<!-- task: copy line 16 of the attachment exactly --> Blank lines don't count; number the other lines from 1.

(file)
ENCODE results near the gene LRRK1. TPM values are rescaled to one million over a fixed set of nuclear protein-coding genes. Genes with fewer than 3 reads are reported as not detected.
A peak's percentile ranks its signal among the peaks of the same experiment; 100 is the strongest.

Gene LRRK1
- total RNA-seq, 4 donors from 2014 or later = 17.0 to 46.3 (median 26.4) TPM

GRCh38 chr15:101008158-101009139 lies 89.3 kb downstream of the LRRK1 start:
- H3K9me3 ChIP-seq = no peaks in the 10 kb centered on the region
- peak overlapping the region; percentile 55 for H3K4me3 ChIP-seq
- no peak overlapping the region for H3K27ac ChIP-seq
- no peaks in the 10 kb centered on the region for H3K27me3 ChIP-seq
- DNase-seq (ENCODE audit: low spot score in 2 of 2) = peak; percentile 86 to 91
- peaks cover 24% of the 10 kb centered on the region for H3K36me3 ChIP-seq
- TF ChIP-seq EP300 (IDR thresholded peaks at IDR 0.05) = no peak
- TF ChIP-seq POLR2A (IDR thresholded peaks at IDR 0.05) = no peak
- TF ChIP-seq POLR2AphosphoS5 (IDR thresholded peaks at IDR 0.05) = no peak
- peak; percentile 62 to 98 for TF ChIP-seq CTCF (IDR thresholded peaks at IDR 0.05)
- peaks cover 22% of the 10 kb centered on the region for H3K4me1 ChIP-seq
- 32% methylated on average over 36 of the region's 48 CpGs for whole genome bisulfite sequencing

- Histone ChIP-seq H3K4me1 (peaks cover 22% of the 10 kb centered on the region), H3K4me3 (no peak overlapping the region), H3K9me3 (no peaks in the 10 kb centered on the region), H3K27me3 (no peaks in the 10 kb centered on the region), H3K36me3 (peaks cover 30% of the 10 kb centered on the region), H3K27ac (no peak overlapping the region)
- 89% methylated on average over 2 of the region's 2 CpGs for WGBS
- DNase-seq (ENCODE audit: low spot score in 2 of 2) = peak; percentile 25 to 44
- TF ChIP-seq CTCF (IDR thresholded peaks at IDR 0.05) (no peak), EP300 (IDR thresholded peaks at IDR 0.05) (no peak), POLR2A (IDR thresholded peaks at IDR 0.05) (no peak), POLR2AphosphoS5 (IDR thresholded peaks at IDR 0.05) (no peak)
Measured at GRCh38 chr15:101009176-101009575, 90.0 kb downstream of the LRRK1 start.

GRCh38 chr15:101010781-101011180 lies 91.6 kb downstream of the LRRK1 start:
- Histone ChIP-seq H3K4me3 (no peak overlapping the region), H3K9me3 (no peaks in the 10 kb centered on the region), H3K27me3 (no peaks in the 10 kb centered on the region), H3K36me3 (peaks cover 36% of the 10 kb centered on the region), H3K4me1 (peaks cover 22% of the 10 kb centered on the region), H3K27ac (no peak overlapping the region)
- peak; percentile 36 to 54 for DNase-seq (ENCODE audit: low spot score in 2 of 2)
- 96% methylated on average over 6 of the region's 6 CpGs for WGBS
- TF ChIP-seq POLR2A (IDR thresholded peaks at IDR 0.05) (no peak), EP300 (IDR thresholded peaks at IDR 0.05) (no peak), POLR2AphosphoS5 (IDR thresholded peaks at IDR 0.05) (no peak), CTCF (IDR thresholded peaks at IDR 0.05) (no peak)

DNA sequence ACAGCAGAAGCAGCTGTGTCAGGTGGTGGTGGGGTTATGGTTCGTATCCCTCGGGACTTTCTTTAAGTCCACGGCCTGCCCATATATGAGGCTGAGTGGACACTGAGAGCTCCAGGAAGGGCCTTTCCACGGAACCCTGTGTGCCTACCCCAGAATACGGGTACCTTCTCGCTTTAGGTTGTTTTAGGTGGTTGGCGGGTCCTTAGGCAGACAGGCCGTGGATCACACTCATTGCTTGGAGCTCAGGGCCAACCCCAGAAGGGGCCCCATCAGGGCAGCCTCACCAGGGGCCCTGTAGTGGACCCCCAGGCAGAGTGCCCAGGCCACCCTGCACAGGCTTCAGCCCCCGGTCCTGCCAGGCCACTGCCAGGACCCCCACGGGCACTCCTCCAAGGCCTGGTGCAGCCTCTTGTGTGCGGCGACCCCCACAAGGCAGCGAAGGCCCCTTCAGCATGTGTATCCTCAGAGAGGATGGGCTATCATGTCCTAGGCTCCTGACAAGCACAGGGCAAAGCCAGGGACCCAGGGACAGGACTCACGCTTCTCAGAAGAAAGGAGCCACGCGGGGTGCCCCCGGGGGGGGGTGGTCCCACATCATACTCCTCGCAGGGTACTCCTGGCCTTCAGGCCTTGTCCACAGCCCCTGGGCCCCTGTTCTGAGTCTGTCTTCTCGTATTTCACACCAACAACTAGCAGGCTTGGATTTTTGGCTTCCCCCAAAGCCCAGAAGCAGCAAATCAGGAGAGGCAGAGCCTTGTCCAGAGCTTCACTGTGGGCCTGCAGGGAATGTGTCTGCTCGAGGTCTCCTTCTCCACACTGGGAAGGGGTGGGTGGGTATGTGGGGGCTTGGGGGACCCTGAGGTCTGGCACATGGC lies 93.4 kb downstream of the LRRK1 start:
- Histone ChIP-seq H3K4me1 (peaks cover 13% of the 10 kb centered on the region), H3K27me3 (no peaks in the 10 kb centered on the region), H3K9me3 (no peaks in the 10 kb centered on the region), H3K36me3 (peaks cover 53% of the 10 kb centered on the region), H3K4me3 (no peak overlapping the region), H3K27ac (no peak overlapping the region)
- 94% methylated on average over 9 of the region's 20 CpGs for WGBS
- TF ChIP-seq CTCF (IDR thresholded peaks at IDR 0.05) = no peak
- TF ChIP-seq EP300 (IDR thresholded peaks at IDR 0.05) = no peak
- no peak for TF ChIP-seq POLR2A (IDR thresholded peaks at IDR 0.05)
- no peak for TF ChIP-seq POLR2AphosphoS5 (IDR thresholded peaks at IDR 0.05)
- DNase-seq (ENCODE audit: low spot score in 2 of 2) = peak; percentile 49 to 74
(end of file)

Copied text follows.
- peaks cover 22% of the 10 kb centered on the region for H3K4me1 ChIP-seq